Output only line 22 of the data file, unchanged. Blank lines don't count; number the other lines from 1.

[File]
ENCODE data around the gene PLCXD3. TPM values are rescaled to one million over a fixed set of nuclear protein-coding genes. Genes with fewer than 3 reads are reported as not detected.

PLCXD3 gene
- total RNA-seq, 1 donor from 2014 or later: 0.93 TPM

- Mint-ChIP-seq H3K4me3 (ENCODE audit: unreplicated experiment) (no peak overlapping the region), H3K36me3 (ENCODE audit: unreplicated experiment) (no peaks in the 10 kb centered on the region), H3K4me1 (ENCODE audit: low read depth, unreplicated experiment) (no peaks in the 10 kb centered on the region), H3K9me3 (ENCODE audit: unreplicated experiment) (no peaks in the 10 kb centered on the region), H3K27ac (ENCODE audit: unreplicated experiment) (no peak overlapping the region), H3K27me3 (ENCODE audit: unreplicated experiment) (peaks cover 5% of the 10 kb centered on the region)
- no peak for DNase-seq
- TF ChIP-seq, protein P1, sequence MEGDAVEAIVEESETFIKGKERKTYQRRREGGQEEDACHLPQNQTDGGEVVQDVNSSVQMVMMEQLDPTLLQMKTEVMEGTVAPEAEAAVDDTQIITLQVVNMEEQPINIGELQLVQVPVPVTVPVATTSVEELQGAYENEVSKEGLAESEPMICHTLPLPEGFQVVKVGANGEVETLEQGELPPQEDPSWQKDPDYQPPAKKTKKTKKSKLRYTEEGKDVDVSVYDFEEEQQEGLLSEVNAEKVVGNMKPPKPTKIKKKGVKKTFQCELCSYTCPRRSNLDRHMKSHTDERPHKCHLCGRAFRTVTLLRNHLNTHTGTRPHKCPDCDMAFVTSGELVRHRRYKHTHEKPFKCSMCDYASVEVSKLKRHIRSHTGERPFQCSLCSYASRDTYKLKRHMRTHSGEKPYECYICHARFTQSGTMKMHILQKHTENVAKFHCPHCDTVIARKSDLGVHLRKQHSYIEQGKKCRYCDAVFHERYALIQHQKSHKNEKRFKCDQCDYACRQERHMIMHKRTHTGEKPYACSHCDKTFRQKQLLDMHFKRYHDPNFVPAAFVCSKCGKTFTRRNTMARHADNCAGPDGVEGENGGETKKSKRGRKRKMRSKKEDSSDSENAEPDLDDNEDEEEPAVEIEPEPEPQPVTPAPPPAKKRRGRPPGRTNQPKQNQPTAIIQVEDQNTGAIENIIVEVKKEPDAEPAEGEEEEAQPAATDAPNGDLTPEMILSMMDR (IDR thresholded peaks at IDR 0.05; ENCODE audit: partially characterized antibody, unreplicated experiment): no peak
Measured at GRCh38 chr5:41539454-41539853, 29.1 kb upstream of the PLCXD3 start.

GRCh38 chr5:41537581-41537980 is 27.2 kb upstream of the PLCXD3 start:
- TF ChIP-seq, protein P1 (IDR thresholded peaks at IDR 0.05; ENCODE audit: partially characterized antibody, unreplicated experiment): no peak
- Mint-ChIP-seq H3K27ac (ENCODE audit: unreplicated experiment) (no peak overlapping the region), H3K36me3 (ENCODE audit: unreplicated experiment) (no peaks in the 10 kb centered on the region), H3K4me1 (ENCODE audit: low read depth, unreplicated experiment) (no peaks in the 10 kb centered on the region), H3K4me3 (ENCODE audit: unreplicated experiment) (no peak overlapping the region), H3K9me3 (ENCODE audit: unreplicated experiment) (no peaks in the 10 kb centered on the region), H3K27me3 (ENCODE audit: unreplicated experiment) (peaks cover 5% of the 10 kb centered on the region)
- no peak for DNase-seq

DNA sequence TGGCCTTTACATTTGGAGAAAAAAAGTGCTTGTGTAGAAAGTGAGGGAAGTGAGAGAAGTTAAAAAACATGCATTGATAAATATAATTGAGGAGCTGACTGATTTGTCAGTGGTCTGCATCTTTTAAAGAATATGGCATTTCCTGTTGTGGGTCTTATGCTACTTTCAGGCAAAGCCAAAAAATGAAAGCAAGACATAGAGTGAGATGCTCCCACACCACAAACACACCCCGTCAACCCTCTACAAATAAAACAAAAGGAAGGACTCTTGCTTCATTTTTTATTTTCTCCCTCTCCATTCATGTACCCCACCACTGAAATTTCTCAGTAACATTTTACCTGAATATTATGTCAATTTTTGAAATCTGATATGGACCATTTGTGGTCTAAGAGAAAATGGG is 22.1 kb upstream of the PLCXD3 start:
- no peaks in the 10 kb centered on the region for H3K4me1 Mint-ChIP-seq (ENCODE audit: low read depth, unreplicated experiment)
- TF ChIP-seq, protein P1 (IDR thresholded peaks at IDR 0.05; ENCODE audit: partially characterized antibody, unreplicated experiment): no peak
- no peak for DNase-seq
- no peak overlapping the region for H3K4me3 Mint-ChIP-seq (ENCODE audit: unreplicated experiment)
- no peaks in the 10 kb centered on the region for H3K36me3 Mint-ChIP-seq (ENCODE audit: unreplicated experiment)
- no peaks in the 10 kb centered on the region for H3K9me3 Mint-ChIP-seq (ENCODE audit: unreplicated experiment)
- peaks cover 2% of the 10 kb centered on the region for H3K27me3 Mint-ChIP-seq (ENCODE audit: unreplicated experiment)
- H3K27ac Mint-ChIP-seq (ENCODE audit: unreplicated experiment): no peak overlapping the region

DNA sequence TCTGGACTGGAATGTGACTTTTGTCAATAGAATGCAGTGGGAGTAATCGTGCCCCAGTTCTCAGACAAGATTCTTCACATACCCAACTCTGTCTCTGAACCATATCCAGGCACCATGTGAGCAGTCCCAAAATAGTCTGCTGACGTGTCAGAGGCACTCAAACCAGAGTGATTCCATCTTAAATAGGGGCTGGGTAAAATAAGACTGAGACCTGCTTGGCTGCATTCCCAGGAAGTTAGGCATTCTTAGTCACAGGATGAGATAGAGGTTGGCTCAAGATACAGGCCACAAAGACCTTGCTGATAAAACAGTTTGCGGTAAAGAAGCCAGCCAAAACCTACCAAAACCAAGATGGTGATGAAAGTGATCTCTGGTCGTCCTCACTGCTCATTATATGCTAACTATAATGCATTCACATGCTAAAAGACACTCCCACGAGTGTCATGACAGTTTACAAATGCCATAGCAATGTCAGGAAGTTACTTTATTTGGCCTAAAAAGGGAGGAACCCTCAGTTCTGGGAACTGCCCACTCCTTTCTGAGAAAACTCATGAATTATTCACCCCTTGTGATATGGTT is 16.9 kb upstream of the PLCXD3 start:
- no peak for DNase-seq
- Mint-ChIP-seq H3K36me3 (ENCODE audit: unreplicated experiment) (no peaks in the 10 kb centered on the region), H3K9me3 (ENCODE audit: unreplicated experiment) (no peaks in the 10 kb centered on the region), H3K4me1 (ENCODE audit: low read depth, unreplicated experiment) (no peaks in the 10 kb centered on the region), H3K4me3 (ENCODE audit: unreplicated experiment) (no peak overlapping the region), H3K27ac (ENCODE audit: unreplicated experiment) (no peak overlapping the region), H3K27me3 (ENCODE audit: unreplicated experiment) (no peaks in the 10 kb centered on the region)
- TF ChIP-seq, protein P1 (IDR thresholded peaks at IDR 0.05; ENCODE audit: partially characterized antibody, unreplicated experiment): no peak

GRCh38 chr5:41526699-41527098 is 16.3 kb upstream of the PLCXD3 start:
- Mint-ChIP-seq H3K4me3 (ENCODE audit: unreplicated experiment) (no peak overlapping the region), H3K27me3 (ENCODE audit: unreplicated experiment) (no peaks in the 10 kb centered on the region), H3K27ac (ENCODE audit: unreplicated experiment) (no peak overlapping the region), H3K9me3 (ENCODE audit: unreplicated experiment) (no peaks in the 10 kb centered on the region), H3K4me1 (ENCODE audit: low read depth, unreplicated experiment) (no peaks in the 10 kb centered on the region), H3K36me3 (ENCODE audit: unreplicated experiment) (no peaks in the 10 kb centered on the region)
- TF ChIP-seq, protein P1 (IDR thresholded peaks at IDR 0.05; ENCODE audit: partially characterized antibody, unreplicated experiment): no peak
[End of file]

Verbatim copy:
- no peak for DNase-seq